Medical marijuana could bring big tax revenue to Florida
Updated On: Jul 22 2014 11:08:32 AM EDT
Florida could rake in big bucks in sales and tax revenue if Amendment 2 passes in November and medical marijuana becomes legal.
State projections of sales range from $138 million to $5.6 billion. State projections of tax revenue range from $8.3 million to $338 million, according to Local 6 News partner Florida Today.
The numbers are based on the number of medical marijuana patients, the amount of pot they may use and the price per ounce.
The state Department of Health estimates there will be 417,000 patients. In addition, the department estimates 250,351 personal caregivers will be needed as well as 1,789 "treatment centers," or dispensaries.
Meanwhile, the estimated cost of carrying out the amendment is just a fraction of possible revenue: About $1.1 million for each of the first two years.
Robert Calkin, founder of the Cannabis Career Institute, believes some of the numbers are conservative but said it's understandable the state would start out that way.
Calkin, a medical marijuana expert from California, holds seminars across Florida and in other states on how to start a medical marijuana business. Florida will have to deal with unanticipated costs, he said. Bureaucracies have been created to regulate the medical pot programs in some other states, without proper training provided to carry them out.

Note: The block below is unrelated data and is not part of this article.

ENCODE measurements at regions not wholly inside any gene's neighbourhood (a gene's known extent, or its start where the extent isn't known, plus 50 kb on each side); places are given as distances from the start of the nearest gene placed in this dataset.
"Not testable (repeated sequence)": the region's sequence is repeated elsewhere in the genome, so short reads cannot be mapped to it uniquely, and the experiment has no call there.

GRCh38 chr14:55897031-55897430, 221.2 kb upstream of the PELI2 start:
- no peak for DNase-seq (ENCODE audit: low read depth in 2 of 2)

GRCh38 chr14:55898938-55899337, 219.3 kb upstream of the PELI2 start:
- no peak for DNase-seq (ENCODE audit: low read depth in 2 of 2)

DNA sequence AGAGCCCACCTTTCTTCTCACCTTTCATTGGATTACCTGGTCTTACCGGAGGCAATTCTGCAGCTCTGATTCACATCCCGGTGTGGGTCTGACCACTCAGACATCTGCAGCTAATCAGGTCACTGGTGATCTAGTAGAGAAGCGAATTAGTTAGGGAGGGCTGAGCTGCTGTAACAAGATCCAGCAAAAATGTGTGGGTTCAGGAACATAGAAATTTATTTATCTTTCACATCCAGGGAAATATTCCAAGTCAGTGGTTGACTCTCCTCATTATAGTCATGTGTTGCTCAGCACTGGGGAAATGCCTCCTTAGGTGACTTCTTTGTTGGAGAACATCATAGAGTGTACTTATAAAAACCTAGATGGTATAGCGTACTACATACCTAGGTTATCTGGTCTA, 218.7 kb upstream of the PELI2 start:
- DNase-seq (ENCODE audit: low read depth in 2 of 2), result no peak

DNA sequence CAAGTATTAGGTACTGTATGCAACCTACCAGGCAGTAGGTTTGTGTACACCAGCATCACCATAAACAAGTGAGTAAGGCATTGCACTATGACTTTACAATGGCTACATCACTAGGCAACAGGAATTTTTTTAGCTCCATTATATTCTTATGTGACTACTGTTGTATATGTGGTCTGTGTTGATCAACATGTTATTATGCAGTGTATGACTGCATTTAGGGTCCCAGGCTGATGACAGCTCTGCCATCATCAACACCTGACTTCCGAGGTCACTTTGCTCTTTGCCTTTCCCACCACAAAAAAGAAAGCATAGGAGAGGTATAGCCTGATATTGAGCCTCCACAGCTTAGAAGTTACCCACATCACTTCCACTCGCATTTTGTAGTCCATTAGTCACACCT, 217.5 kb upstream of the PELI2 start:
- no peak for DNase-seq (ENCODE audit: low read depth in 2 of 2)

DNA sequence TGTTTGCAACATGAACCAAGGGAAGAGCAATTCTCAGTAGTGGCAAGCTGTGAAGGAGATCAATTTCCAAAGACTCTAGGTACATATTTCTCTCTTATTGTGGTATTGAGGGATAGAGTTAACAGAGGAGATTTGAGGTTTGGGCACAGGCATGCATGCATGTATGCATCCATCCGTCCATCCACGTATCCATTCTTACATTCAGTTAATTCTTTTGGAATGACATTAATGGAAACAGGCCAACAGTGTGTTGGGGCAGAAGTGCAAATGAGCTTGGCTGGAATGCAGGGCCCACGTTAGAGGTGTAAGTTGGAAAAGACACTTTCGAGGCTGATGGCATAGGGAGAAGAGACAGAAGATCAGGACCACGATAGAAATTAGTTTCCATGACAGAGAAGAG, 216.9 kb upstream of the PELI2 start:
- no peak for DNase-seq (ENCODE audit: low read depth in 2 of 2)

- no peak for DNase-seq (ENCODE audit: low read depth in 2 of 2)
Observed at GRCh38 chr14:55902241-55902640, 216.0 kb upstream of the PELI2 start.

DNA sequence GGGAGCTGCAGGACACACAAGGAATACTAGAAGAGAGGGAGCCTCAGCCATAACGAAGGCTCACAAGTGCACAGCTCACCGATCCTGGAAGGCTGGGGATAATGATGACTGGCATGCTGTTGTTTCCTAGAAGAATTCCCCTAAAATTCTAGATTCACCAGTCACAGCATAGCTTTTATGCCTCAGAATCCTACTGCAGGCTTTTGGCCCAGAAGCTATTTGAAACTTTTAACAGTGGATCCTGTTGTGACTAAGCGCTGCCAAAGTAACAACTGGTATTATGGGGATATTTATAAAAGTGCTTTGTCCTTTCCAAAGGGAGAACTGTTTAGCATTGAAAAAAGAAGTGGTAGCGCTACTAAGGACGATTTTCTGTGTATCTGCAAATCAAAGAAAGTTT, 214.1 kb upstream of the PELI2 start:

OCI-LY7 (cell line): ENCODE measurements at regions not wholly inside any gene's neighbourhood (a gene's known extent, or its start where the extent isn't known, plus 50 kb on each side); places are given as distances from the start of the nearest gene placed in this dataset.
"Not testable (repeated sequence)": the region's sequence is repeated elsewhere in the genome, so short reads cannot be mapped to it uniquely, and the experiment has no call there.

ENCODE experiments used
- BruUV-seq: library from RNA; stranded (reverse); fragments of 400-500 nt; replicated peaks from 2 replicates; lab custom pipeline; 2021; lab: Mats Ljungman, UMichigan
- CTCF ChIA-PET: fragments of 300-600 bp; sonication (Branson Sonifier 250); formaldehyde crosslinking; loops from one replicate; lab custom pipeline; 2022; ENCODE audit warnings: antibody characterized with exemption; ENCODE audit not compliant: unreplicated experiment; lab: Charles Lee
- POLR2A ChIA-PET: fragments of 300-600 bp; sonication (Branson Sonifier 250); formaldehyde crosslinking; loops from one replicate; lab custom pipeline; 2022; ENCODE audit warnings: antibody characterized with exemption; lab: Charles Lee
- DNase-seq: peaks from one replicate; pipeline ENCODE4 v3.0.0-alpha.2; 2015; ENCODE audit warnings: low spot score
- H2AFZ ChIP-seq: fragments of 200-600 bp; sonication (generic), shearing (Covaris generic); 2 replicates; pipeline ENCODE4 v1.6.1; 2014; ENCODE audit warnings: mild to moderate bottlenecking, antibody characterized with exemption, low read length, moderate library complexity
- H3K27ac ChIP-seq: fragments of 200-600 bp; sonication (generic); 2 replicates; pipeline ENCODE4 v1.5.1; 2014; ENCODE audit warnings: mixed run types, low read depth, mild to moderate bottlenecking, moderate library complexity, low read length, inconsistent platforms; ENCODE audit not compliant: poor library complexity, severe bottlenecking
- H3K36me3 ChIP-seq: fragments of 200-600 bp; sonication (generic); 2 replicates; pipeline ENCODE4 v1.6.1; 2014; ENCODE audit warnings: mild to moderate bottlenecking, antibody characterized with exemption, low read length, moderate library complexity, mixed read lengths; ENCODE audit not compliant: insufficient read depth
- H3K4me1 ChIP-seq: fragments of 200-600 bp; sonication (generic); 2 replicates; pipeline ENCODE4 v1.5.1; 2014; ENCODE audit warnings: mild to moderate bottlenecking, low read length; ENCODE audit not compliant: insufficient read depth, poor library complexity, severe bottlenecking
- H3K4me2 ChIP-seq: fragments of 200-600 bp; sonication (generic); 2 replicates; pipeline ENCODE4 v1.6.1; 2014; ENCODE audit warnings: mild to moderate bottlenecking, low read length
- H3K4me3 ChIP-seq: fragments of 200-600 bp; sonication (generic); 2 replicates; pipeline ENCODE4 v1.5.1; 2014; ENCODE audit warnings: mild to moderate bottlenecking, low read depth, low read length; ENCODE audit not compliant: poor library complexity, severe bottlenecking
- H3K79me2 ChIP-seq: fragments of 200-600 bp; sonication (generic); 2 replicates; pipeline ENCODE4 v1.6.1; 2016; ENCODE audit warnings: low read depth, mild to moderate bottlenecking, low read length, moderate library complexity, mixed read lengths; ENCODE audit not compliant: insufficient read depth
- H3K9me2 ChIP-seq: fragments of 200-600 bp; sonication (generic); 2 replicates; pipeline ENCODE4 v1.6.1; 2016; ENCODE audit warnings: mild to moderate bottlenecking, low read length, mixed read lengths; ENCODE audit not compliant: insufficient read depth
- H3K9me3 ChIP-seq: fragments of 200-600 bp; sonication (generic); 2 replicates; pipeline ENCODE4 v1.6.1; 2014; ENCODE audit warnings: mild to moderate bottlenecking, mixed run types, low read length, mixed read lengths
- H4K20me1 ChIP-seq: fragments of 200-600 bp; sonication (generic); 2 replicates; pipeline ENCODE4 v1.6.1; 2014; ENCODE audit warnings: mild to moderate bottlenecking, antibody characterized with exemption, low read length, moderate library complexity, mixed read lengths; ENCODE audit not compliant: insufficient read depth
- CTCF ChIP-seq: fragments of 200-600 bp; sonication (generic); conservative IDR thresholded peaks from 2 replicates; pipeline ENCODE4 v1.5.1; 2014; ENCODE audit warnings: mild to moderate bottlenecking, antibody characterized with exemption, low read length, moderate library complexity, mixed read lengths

The National Cannabis Industry Association has its own projections of what the Florida market could look like, including the possibility the state could be the second-largest legal market in the country.
The industry projects about 260,000 patients, based on its own criteria, said Taylor West, deputy director. That's 62 percent of the state's projection. "All of this stuff is hard to predict," West said. "It vastly depends on what regulatory scheme they put in place."
Because there is no state data to make estimates, the research office had to look at data from some of the other states that have legalized medical marijuana, said Amy Baker, coordinator of the state Office of Economic and Demographic Research. The office prepared the amendment financial analysis.
The figures were in a report sent to state Attorney General Pam Bondi on Nov. 4, exactly one year before Election Day. There have been no new numbers since, Baker said.